Slip Stitching (Or Ladder Stitch)

February 12, 2020

There are many occasions when it is necessary to stitch an invisible seam on the outside of your upholstered work.

Some resort to gimp pins or staples, others to fancy nails to cover the seam. However, it is surprisingly easy and quick to simply “slip stitch” (sometimes called ladder stitch) the seam together, achieving an almost invisible join.


The Needle – Use a semi circular needle with a very sharp point – I prefer a 3 by 19 gauge as it is a better size to hold, with a reasonable size eye and a fine sharp point. Click here to get your needle now! (6th item down in list) Needles

The Thread – This has to be of a very high breaking strain but not too thick. Ordinary sewing thread is not suitable. Barbours linen slipping thread is the best. It is not essential to match the colour perfectly with your fabric. In fact you should be able to sew black fabric with white thread and it should still be invisible . Click here for the slipping thread (5th item in the list) Thread


First – pin your work together. This should be done with the overlapping edge facing away from the front of your work wherever possible, so that you are not looking into a seam. For instance if you are sewing on a side panel on a rounded chair overlap the side panels over the back panel.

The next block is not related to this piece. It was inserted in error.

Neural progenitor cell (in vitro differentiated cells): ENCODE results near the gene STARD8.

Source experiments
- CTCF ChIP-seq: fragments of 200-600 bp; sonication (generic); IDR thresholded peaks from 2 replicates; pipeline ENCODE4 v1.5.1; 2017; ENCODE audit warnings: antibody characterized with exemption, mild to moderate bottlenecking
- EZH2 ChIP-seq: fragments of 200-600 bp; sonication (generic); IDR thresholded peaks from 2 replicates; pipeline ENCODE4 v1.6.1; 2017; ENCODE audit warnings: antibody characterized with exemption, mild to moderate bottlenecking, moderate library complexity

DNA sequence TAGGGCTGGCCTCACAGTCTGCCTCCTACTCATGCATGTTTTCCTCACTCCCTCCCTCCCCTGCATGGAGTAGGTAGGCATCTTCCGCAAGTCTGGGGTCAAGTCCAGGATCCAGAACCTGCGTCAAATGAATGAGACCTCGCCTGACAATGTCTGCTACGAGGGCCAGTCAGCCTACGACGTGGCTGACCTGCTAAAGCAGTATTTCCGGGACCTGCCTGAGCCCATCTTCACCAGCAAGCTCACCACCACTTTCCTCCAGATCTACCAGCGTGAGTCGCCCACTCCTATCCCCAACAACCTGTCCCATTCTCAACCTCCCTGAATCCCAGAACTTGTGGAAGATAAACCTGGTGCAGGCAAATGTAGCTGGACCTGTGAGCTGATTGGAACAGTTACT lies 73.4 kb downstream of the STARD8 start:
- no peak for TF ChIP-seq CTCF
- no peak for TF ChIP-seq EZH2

Although it is better to pull the fabric taught, don’t worry if it is not at its tightest as more tension can be achieved as you sew.

Secure your thread to a tack or gimp pin.

Make a second stitch, at the edge overlay fabric. The stitch should start slightly behind the finishing point of the last stitch – be sure to pick up only the top layer of fabric, do not put your needle through both layers of the folded overlap fabric.

When you pull the thread tight the top fabric should roll over slightly concealing your thread.
NB It will not do this if you have sewn through both layers of the overlap fabric.

Finally when you pull the thread tight the stitch should be completely invisible.


  • Never put your needle into two layers of fabric, single layers only.
  • Always jump from side to side, never try to pick up both sides of the fabric at the same time.
  • Always drop slightly behind the last stitch when placing the next one.
  • Pull the thread very tight but don’t pull it with the needle or the thread will eventually break at the point of the eye.
  • Immediately undo any stitches that do not look right and re-insert them, you will appreciate the final result.
  • If possible, secure your thread on a gimp pin at the beginning or tack, to allow the thread to be pulled tightly.
  • Length of stitch – this should be about 5 to 8mm. It should be shorter on curves and a fraction longer on straight runs.
  • The idea of this stitch is that when the thread is pulled very tight it no longer curves and twists, but forms a straight line inside the fabric on both sides pulling it together. When the top fabric rolls over with the thread it will increase the tension on your fabric